Boeing Boeing

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Editorial Review

The air traffic controller of love
By Nelson Pressley
Thursday, April 25, 2013

No thinking: That’s the empty mind-set of the swinging ’60s bedroom farce “Boeing Boeing,” even though this peppy French artifact is fundamentally a math problem.

Follow the numbers. The play is about a single jaunty playboy plus three lovely airline hostesses who jet in and out of his flat, each unknown to the other. Now consider the apartment’s seven doors, brilliant white against bright blue walls in the attractive (and often breezily acted) new production at Columbia’s Rep Stage.

Those doors, courtesy of set designer Daniel Ettinger, are like helpful clouds in a friendly sky. But do they offer enough hiding places for our wolfish rover to manage all his covert female traffic?

If farce isn’t your bag, then you probably checked out at the bubbleheaded title. “Boeing Boeing,” by Marc Camoletti, was a surprise hit in its recent London and New York revival, despite being a Broadway flop in the 1960s. It’s also a 1965 Jerry Lewis movie, so you can absolutely rely on it being an insult to your intelligence -- a public service this flighty show is largely happy to provide.

Director Karl Kippola, perhaps seeking humanity in the inanity, at first seems slow to get on board with the sheer giddy stupidity of the script. The opening half-hour or so plods as Bernard the playboy painstakingly explains his brilliant scheme to Robert, a nerdy old pal from Wisconsin (who just happens to pop, unannounced, into Paris, where all this unfolds).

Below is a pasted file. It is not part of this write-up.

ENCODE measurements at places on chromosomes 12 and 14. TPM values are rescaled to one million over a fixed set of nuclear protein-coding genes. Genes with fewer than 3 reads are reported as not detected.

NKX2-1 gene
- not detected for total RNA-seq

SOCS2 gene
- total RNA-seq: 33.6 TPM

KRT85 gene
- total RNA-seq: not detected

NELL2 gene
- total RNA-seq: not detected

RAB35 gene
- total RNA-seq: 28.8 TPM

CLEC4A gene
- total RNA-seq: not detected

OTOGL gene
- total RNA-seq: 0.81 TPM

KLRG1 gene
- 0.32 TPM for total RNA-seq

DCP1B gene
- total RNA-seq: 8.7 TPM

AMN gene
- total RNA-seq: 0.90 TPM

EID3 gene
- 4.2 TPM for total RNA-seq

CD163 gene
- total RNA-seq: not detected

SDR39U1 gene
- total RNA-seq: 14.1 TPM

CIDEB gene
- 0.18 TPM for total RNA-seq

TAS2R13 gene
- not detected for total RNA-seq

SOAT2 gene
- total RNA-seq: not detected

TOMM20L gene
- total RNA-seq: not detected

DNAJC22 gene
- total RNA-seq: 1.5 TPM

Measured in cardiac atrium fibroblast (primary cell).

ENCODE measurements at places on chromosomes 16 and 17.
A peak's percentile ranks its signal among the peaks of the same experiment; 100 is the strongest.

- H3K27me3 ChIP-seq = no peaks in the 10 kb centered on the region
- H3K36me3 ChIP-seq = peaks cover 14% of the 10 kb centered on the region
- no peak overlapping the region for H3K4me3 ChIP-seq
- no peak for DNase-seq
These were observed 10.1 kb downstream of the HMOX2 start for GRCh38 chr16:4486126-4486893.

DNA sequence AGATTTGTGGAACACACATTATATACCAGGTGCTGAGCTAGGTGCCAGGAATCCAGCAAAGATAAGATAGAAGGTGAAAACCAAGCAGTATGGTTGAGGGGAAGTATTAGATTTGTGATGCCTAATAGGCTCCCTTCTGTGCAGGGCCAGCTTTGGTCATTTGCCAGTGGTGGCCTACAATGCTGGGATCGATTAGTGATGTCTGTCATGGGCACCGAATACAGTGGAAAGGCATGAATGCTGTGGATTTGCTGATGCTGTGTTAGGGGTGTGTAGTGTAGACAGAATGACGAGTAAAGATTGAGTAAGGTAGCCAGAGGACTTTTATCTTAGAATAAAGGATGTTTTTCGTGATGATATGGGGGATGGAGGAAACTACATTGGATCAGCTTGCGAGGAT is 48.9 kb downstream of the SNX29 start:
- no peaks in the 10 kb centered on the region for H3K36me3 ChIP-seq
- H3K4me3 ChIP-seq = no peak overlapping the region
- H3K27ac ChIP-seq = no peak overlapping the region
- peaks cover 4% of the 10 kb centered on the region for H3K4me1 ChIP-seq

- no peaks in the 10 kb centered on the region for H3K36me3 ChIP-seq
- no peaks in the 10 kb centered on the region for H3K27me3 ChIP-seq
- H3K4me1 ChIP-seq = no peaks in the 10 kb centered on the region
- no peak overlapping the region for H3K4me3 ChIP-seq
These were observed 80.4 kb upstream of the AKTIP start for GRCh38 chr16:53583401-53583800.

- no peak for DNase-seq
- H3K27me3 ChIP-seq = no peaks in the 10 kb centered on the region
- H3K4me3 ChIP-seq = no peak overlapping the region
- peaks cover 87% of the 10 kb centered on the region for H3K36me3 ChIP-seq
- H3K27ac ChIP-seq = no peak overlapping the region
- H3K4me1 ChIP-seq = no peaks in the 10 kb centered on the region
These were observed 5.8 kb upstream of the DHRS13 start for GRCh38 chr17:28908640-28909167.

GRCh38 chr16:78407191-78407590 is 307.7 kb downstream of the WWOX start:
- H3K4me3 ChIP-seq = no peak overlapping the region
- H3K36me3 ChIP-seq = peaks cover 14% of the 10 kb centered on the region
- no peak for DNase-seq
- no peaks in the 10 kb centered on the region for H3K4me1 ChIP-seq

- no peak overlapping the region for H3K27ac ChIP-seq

Bernard, rather straightforwardly played by the suitably dashing James Whalen, relies on an airline timetable to keep his damsels in the dark; as one woman takes off, another approaches for landing. This complex scheduling is over Robert’s head, as we can see by Paul Edward Hope’s cockeyed “I sorta get it” grin.

Robert turns into the clown of the piece, and Hope’s slapstick gambits and petrified stares are inspired as his simple character gets caught in the romantic revolving door. But it’s Nanna Ingvarsson, her French accent as musical as Chopin and richer than creme brulee, who first unlocks the show’s laughter. As Berthe, Bernard’s grouchy maid and reluctant accomplice, Ingvarsson slouches on and offstage with an expression so sour she looks like she might spit (which is something Hope, in one particularly desperate moment, actually does).

Costume designer Jennifer Tardiff Beall helpfully color-codes the flight attendants’ short skirt suits, putting Gloria the American in red, Gabriella the Italian in blue, and Gretchen the German in yellow. Allison Leigh Corke is terrific in the showy role of Gretchen, whose imperious dominance of Robert is instantaneous and hilarious. The other two women operate effectively in lower gears: Molly Cahill Govern has appealing New York pluck as Gloria, and Kelsea Edgerly makes the warmhearted Gabriella petulant, yet fetching.

It all flies for a while, although the bumpy landing features an awkward dance before and during the curtain call. That’s an unnecessary delay (after a full 21 / 2 hours) when all you’re thinking is bye-bye, “Boeing Boeing.” Been fun. Gotta bounce.